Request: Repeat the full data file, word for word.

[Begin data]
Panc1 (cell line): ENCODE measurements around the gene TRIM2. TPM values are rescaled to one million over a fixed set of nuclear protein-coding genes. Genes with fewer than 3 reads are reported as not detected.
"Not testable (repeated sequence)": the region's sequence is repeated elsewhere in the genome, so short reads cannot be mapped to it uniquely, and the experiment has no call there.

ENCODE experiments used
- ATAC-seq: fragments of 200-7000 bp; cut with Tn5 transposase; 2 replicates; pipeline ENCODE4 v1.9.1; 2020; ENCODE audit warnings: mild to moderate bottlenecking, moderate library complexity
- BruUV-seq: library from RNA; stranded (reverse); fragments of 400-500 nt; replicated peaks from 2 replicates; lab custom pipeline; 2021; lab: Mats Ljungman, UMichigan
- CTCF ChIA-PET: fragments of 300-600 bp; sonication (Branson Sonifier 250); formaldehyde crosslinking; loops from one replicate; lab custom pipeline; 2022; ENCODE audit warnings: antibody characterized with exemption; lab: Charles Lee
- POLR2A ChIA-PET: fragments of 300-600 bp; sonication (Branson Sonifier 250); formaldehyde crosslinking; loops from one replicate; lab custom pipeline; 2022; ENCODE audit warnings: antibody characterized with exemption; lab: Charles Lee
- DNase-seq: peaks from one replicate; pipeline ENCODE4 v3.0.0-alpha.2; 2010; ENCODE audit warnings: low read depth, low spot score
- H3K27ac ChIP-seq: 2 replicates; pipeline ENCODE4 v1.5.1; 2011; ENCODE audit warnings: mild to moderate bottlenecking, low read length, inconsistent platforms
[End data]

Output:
Panc1 (cell line): ENCODE measurements around the gene TRIM2. TPM values are rescaled to one million over a fixed set of nuclear protein-coding genes. Genes with fewer than 3 reads are reported as not detected.
"Not testable (repeated sequence)": the region's sequence is repeated elsewhere in the genome, so short reads cannot be mapped to it uniquely, and the experiment has no call there.

ENCODE experiments used
- ATAC-seq: fragments of 200-7000 bp; cut with Tn5 transposase; 2 replicates; pipeline ENCODE4 v1.9.1; 2020; ENCODE audit warnings: mild to moderate bottlenecking, moderate library complexity
- BruUV-seq: library from RNA; stranded (reverse); fragments of 400-500 nt; replicated peaks from 2 replicates; lab custom pipeline; 2021; lab: Mats Ljungman, UMichigan
- CTCF ChIA-PET: fragments of 300-600 bp; sonication (Branson Sonifier 250); formaldehyde crosslinking; loops from one replicate; lab custom pipeline; 2022; ENCODE audit warnings: antibody characterized with exemption; lab: Charles Lee
- POLR2A ChIA-PET: fragments of 300-600 bp; sonication (Branson Sonifier 250); formaldehyde crosslinking; loops from one replicate; lab custom pipeline; 2022; ENCODE audit warnings: antibody characterized with exemption; lab: Charles Lee
- DNase-seq: peaks from one replicate; pipeline ENCODE4 v3.0.0-alpha.2; 2010; ENCODE audit warnings: low read depth, low spot score
- H3K27ac ChIP-seq: 2 replicates; pipeline ENCODE4 v1.5.1; 2011; ENCODE audit warnings: mild to moderate bottlenecking, low read length, inconsistent platforms